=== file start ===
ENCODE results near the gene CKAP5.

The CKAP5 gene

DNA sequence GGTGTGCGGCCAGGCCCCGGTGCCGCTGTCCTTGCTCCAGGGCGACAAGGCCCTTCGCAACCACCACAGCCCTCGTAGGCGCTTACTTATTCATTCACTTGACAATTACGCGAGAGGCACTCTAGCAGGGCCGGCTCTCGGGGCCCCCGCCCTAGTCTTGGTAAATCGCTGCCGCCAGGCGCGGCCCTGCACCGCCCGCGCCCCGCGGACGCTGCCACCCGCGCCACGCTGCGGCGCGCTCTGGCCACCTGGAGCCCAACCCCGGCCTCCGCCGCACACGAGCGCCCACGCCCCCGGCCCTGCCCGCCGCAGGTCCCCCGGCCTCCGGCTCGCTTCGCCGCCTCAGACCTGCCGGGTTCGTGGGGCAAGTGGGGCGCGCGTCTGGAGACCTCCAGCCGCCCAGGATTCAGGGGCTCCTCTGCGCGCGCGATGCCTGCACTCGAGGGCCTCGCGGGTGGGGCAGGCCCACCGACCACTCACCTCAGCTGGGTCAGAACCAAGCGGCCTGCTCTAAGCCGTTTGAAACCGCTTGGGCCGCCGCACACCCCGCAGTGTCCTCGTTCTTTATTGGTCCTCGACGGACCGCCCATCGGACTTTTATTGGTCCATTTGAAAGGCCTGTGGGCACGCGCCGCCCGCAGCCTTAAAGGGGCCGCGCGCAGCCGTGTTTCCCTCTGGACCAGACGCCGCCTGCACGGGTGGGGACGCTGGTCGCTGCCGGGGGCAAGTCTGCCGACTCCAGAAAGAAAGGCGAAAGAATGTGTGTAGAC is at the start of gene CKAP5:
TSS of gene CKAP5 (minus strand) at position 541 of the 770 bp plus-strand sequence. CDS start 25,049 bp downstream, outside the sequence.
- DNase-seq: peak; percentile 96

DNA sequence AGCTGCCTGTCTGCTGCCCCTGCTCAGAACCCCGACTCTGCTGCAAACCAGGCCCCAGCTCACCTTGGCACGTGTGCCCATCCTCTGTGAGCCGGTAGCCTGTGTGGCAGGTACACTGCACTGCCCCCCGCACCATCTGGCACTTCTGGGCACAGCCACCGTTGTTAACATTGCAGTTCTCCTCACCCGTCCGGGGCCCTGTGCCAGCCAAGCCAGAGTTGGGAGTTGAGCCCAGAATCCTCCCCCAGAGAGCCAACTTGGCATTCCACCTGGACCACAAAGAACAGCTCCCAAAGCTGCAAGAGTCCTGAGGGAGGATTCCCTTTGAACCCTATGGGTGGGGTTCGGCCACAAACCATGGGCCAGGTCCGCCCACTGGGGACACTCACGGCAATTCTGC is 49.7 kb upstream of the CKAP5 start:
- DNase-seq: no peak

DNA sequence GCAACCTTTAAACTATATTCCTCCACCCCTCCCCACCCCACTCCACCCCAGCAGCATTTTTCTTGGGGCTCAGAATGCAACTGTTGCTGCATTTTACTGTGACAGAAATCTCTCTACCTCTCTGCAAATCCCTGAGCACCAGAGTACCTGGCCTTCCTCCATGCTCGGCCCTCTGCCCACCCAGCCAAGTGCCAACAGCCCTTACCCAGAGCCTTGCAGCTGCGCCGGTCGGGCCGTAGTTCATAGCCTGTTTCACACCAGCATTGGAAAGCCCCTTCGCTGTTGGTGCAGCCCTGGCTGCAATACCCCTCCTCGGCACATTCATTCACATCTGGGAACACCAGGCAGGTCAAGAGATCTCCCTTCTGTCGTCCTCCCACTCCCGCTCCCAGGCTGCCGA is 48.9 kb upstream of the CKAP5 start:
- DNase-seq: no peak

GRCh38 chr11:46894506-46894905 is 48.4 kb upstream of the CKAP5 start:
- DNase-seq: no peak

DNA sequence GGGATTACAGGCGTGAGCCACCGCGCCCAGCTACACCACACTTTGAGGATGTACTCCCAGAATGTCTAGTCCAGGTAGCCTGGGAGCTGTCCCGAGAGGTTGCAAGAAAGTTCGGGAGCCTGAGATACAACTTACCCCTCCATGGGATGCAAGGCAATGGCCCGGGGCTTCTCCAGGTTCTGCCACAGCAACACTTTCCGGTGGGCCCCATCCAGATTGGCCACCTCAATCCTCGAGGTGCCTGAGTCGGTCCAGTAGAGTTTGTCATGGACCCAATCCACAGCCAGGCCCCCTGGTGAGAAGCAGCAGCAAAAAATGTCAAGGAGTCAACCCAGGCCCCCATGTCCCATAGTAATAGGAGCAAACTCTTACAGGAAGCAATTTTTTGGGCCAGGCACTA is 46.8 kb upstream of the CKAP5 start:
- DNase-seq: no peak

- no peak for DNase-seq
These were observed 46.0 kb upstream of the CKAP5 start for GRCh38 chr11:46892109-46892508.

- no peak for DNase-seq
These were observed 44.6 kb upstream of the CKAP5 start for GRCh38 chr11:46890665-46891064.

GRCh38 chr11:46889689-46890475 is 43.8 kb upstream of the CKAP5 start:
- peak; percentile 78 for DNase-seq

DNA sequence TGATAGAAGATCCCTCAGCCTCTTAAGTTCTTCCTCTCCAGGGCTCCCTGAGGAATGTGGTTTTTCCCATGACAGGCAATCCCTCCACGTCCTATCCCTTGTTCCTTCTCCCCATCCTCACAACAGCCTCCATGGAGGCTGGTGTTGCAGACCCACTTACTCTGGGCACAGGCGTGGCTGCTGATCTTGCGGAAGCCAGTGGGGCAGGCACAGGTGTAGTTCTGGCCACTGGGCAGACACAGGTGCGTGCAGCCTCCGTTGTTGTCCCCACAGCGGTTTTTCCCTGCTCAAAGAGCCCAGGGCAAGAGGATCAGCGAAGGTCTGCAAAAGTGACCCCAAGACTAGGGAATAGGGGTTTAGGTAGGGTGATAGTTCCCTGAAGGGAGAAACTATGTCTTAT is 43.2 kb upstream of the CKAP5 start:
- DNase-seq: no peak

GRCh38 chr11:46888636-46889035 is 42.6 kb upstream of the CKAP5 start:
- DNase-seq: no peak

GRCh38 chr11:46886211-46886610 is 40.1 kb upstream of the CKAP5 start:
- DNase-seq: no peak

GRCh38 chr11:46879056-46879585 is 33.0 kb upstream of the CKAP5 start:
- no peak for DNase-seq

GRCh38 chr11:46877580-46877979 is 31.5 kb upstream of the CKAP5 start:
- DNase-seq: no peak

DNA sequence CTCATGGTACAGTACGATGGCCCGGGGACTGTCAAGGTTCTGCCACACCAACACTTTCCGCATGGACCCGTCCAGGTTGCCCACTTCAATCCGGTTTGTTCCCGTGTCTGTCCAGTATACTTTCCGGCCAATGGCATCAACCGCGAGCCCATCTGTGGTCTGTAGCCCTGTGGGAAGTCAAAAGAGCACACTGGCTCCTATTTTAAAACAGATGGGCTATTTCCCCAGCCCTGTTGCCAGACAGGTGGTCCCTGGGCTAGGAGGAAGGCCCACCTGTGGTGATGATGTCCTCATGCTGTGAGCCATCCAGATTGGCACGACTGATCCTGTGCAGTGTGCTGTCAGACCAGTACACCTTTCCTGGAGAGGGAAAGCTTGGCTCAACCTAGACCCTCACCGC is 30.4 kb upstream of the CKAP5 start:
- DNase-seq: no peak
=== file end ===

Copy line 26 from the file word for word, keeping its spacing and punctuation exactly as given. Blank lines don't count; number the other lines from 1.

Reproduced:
GRCh38 chr11:46879056-46879585 is 33.0 kb upstream of the CKAP5 start: